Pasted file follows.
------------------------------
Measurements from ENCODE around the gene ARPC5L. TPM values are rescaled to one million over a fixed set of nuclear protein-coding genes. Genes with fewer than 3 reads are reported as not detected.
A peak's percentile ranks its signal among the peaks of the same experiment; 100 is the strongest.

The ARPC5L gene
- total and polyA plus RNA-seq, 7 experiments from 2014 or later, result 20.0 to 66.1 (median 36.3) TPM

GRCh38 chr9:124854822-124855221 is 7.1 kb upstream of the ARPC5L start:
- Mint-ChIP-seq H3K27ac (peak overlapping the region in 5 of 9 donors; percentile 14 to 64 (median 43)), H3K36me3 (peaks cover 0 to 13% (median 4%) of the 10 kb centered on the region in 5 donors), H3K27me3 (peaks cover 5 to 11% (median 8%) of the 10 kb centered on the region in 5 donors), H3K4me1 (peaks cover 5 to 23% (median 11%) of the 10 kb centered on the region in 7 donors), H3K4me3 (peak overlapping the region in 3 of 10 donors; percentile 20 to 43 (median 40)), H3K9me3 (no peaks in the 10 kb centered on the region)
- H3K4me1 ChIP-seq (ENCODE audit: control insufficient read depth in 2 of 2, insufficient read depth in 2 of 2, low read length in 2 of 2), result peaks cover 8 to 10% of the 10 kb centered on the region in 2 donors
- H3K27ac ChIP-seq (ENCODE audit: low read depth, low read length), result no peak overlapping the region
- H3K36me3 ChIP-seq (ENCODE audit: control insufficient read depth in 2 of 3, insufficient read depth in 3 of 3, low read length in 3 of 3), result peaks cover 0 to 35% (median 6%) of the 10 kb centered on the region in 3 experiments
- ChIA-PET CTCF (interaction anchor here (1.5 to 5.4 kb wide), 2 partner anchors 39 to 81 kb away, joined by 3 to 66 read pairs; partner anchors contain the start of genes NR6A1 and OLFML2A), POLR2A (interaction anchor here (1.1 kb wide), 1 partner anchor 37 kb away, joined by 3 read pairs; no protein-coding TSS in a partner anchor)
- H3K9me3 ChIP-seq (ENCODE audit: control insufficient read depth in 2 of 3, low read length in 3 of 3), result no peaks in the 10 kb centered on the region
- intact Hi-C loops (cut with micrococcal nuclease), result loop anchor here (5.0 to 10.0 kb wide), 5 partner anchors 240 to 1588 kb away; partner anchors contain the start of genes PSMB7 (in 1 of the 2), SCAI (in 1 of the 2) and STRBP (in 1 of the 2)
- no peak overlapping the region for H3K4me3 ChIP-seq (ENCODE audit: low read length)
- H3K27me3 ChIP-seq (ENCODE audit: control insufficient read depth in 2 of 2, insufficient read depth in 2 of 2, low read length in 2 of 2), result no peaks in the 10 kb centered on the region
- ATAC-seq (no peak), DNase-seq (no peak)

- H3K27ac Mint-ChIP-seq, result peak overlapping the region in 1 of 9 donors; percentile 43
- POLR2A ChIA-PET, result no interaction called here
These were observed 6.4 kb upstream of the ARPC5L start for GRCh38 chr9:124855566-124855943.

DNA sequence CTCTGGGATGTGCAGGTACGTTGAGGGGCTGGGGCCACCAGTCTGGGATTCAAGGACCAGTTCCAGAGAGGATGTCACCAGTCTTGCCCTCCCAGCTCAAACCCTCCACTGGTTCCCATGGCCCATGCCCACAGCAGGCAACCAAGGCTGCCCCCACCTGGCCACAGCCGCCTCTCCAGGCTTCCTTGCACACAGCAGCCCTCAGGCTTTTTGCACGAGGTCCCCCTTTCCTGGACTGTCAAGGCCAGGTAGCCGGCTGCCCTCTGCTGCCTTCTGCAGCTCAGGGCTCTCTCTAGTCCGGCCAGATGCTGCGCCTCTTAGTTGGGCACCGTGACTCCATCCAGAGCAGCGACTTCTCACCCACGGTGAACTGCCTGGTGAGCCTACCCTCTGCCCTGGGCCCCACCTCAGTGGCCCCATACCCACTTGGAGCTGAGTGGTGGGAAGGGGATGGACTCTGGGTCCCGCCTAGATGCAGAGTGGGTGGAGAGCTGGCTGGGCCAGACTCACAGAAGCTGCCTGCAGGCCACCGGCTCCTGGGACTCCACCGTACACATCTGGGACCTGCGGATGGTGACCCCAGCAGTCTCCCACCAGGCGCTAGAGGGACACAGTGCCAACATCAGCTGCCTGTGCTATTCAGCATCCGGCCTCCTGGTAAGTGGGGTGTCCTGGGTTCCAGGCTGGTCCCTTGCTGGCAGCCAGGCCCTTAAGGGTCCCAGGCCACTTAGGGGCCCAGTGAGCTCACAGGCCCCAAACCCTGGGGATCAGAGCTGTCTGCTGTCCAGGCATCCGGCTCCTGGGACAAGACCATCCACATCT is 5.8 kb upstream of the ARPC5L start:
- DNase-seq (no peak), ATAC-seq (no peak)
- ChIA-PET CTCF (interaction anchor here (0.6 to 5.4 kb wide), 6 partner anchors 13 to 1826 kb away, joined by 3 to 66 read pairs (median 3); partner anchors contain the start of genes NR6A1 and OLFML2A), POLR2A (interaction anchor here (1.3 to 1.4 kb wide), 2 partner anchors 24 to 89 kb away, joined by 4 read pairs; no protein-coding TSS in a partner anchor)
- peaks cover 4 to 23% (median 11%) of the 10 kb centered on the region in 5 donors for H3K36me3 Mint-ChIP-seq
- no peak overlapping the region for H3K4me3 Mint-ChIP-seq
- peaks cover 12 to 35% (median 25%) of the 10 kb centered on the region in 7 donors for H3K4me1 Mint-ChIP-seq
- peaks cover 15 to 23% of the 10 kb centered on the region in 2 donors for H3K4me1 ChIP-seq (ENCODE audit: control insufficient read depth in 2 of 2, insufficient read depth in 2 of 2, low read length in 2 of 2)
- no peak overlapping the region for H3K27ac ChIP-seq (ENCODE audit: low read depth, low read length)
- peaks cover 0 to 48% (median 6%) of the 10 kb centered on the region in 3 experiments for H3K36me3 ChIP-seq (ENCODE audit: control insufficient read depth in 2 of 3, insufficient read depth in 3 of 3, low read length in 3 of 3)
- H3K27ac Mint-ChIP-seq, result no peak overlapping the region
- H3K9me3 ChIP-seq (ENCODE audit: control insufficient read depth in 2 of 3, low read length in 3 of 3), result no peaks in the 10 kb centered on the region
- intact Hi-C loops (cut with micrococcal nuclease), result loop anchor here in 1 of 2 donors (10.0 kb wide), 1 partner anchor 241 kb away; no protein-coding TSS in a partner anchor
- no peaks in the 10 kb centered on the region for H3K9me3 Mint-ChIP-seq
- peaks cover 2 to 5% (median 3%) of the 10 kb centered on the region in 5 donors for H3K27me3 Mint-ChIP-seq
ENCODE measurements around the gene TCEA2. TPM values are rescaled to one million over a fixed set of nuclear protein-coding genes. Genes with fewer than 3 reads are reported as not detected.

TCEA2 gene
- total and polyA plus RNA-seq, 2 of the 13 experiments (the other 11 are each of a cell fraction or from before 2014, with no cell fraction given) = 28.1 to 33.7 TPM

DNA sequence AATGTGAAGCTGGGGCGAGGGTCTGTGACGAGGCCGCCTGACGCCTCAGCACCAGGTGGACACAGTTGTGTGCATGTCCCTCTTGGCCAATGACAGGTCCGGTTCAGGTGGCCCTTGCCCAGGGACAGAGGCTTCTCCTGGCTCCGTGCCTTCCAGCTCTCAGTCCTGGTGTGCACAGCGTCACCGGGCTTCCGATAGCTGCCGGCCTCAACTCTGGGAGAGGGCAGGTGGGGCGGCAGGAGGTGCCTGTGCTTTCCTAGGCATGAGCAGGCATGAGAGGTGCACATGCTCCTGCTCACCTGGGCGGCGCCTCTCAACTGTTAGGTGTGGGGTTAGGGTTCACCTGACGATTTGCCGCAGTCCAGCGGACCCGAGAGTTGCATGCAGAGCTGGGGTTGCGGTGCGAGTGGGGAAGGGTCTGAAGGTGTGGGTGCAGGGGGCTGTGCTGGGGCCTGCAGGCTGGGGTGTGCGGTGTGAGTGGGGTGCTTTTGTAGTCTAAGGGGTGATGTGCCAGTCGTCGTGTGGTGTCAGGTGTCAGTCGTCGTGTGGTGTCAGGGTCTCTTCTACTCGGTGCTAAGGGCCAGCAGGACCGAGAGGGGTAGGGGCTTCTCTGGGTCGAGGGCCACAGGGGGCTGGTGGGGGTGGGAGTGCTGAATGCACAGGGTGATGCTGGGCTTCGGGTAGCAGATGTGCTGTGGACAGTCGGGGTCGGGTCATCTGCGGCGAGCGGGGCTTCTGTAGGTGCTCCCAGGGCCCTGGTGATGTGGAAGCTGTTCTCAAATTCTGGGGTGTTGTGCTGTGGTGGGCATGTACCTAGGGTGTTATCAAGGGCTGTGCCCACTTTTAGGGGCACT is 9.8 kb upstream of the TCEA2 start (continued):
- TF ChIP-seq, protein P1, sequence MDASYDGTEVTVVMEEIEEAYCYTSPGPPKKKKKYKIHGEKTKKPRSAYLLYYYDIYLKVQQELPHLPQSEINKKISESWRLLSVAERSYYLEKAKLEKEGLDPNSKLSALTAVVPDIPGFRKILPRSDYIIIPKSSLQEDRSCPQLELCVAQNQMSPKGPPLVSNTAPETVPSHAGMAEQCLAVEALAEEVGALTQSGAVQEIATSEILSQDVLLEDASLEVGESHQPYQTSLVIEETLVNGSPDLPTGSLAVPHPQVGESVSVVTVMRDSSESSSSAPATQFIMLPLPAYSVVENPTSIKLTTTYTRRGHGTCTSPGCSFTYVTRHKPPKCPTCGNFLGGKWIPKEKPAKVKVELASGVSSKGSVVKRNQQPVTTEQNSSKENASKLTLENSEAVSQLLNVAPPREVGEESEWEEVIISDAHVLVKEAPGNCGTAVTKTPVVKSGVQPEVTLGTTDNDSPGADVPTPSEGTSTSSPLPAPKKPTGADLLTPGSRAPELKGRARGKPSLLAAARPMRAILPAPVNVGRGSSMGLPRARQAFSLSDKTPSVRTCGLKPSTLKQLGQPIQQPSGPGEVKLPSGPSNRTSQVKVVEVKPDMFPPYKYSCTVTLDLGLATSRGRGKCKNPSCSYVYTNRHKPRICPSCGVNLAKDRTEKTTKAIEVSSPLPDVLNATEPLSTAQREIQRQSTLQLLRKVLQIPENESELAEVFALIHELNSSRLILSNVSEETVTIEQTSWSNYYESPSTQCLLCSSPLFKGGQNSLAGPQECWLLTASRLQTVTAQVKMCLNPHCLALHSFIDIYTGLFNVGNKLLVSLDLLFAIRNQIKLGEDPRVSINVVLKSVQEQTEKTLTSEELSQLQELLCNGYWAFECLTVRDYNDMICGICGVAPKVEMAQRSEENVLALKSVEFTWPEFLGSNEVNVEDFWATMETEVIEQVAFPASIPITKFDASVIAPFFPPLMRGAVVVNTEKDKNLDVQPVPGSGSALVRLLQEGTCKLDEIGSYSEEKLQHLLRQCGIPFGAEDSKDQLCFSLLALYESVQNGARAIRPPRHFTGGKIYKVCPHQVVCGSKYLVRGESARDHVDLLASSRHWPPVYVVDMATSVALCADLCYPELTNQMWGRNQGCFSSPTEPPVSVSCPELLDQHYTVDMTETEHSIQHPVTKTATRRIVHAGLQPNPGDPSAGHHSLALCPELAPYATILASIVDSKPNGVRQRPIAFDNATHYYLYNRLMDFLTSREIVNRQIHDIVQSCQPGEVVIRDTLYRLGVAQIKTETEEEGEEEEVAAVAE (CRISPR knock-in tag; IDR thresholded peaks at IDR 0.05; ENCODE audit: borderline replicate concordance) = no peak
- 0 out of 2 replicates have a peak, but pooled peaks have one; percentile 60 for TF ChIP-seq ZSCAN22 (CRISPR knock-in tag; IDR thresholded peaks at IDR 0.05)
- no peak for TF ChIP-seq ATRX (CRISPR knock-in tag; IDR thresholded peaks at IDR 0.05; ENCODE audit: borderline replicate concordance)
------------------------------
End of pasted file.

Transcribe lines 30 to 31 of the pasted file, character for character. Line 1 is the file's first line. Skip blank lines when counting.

- intact Hi-C loops (cut with micrococcal nuclease), result loop anchor here in 1 of 2 donors (10.0 kb wide), 1 partner anchor 241 kb away; no protein-coding TSS in a partner anchor
- no peaks in the 10 kb centered on the region for H3K9me3 Mint-ChIP-seq